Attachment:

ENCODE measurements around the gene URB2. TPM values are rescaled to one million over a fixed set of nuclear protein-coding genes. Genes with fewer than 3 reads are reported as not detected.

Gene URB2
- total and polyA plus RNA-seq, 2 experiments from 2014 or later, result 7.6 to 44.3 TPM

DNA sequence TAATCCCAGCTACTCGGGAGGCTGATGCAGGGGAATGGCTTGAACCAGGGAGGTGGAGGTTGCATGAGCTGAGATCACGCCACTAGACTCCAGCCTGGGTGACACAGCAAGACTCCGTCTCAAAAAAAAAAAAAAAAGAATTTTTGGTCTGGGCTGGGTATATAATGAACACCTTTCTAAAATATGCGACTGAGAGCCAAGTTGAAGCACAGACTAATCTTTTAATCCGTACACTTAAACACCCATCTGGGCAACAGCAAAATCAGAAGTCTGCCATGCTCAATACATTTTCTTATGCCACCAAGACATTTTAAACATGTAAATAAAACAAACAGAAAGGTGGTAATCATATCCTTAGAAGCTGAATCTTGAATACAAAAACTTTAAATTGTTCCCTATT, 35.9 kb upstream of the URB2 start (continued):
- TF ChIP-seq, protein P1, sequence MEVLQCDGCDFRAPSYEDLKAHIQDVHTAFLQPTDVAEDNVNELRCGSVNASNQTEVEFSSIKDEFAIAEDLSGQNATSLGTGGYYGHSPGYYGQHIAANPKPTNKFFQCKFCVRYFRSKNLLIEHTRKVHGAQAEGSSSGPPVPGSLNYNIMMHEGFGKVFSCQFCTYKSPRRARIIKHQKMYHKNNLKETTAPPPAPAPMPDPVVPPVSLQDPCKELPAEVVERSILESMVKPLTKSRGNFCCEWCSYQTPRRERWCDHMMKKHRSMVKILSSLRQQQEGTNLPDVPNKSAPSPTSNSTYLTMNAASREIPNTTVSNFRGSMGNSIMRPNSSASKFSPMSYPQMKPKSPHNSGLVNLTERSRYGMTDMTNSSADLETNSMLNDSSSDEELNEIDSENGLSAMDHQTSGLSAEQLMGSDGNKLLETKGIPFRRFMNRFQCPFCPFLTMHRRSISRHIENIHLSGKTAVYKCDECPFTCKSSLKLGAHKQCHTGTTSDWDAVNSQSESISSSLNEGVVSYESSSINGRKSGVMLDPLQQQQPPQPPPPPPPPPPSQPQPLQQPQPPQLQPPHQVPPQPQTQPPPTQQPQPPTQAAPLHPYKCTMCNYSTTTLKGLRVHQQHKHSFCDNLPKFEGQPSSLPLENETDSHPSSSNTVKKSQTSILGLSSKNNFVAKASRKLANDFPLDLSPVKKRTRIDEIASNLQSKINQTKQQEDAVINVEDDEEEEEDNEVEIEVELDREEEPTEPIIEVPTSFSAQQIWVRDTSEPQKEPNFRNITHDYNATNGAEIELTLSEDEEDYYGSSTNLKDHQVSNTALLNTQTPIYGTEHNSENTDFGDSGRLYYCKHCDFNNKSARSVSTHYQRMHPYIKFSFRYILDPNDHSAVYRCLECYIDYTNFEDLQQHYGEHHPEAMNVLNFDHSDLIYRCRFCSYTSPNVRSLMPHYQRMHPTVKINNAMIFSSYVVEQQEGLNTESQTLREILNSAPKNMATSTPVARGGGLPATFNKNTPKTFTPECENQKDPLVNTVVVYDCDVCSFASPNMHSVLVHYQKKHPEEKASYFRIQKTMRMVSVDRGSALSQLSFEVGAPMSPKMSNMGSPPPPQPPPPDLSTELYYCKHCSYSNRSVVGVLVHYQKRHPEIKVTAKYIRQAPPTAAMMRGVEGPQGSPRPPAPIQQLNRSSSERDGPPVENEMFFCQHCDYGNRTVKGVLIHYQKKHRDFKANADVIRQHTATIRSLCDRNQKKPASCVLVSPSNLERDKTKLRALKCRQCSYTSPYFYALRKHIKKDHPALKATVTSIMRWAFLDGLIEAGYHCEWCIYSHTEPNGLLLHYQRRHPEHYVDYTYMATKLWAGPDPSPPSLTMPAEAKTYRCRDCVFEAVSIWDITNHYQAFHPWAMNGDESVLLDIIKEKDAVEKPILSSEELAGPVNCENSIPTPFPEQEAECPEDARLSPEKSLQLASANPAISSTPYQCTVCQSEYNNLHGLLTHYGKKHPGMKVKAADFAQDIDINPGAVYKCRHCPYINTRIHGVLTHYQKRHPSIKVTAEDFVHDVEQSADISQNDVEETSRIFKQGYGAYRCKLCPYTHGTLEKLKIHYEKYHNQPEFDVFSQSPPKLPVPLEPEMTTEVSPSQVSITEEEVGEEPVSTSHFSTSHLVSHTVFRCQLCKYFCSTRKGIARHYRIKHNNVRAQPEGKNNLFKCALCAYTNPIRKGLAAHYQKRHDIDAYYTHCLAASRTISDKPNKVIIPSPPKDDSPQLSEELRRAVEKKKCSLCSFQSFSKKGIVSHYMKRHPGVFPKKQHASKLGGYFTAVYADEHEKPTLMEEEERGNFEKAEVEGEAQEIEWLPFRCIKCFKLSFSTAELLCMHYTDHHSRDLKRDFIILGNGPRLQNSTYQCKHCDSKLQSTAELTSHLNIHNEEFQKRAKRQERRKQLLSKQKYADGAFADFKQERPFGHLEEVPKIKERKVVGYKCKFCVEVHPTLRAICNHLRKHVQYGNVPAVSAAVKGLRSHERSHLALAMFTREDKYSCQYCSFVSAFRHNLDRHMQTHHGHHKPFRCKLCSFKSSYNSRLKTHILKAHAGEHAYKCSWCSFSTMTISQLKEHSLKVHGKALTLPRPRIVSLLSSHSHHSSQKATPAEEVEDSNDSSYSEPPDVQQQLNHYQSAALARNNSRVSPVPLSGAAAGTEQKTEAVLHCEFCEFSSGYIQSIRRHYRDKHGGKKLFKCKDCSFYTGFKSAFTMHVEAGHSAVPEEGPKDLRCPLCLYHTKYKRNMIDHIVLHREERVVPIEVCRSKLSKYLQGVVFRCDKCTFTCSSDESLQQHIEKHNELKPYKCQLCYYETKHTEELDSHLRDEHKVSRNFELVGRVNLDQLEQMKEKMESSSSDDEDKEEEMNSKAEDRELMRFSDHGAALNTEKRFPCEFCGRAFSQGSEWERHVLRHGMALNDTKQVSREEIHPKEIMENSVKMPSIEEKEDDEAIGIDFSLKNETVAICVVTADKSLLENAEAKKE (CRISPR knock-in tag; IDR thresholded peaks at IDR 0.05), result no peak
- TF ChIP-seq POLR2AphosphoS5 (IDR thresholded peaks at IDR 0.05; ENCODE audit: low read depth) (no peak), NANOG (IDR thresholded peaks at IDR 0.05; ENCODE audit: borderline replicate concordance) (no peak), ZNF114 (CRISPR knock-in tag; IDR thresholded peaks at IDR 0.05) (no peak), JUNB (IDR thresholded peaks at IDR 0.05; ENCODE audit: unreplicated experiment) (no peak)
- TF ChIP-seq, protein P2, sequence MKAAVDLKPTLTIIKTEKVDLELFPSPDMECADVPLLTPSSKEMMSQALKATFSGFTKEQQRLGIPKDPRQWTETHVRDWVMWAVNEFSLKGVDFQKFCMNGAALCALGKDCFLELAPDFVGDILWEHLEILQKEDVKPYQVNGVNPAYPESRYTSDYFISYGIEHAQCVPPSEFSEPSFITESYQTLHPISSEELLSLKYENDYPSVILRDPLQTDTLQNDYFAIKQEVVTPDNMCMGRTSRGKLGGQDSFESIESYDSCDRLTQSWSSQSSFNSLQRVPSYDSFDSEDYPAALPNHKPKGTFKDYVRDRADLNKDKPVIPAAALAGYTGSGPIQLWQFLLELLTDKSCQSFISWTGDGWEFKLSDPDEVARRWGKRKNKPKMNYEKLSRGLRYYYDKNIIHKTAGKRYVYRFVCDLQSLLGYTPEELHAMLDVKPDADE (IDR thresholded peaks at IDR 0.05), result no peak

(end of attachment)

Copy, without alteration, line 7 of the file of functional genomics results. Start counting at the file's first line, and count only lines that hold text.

- TF ChIP-seq, protein P2, sequence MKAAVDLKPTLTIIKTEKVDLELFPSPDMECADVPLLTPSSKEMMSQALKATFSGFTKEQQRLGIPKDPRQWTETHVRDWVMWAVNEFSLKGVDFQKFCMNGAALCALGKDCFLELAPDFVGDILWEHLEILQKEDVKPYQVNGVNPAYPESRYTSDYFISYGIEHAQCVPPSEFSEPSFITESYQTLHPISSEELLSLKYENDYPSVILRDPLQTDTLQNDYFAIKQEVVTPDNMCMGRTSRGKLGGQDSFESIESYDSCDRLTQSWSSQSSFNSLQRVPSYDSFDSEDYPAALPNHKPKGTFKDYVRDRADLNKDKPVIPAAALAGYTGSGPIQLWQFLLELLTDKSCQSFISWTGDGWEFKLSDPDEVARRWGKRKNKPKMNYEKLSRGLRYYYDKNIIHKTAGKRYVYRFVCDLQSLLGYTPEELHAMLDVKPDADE (IDR thresholded peaks at IDR 0.05), result no peak